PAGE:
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United States Department of Agriculture

Agricultural Research Service

Title: ANNUAL CRESTED WHEATGRASS, COMPETITION FOR CHEATGRASS?

Authors
item Young, James
item Clements, Darin

Submitted to: Society for Range Management Meeting Abstracts
Publication Type: Abstract Only
Publication Acceptance Date: August 19, 2003
Publication Date: January 25, 2004
Citation: Young, J.A., Clements, D.D. 2004. Annual crested wheatgrass, competition for cheatgrass? [abstract]. Society for Range Management Meeting Abstracts. 57:409.

Technical Abstract: Annual crested wheatgrass (Eremopyrum triticeum (formerly Agropyron triticeum])was introduced to North America from Central Asia. It is in the same Tribe of grasses, but not closely related to crested wheatgrass (Agropyron desertorum).The seed head looks like a miniature, compacted crested wheatgrass head with the spikelets imbricated and arranged at right angle to the rachis. The awns are short, but very sharp. During the last 5 years, the number and extent of infestations in the Great Basin has greatly increased. It appears to be replacing cheatgrass (Bromus tectorum) on drier, lower elevation sites. Annual crested wheatgrass produces little forage when green and is not grazed after seed ripe. Annual crested wheatgrass is another step in the seral communities of exotic invasive weeds that now characterize so much of Intermountain rangelands.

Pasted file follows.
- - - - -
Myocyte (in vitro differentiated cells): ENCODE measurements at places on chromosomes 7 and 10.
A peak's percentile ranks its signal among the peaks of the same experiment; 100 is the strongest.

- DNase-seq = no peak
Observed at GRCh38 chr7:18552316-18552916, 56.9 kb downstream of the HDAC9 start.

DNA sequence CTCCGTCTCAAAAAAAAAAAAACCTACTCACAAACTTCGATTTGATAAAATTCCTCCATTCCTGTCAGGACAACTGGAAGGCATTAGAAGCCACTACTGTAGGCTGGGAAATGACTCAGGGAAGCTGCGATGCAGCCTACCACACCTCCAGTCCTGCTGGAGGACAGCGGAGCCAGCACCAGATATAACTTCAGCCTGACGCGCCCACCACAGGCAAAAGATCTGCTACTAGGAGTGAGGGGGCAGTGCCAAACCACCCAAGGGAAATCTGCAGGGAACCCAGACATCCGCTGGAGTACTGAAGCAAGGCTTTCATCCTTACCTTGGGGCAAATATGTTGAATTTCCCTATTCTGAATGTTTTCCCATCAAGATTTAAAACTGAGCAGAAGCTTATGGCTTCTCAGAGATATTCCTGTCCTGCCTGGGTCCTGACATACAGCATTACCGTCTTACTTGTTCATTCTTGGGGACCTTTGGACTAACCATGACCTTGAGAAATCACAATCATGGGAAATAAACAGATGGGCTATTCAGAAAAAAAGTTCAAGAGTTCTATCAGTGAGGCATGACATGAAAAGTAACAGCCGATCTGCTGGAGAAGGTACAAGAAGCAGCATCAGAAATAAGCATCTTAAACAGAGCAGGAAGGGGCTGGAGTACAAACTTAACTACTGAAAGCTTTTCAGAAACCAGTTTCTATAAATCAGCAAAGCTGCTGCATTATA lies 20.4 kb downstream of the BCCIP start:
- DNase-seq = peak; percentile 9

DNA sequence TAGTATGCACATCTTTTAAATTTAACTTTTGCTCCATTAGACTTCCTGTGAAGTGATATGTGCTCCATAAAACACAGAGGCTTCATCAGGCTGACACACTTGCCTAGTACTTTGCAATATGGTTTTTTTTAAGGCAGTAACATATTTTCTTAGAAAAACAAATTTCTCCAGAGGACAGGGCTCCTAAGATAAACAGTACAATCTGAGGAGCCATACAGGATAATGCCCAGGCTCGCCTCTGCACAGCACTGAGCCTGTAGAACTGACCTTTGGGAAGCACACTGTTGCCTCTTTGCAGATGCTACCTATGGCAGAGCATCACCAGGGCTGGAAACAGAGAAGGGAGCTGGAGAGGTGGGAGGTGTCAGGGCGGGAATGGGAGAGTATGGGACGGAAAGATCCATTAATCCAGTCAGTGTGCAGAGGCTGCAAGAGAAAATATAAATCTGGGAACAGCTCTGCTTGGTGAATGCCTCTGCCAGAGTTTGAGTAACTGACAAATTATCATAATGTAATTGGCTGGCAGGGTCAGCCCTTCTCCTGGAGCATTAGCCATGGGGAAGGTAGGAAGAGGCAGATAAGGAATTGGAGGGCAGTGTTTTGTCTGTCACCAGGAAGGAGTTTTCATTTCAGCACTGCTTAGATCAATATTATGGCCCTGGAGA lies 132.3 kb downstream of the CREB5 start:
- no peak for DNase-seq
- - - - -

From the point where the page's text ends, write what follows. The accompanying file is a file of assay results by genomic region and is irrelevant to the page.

Last Modified: 10/31/2014
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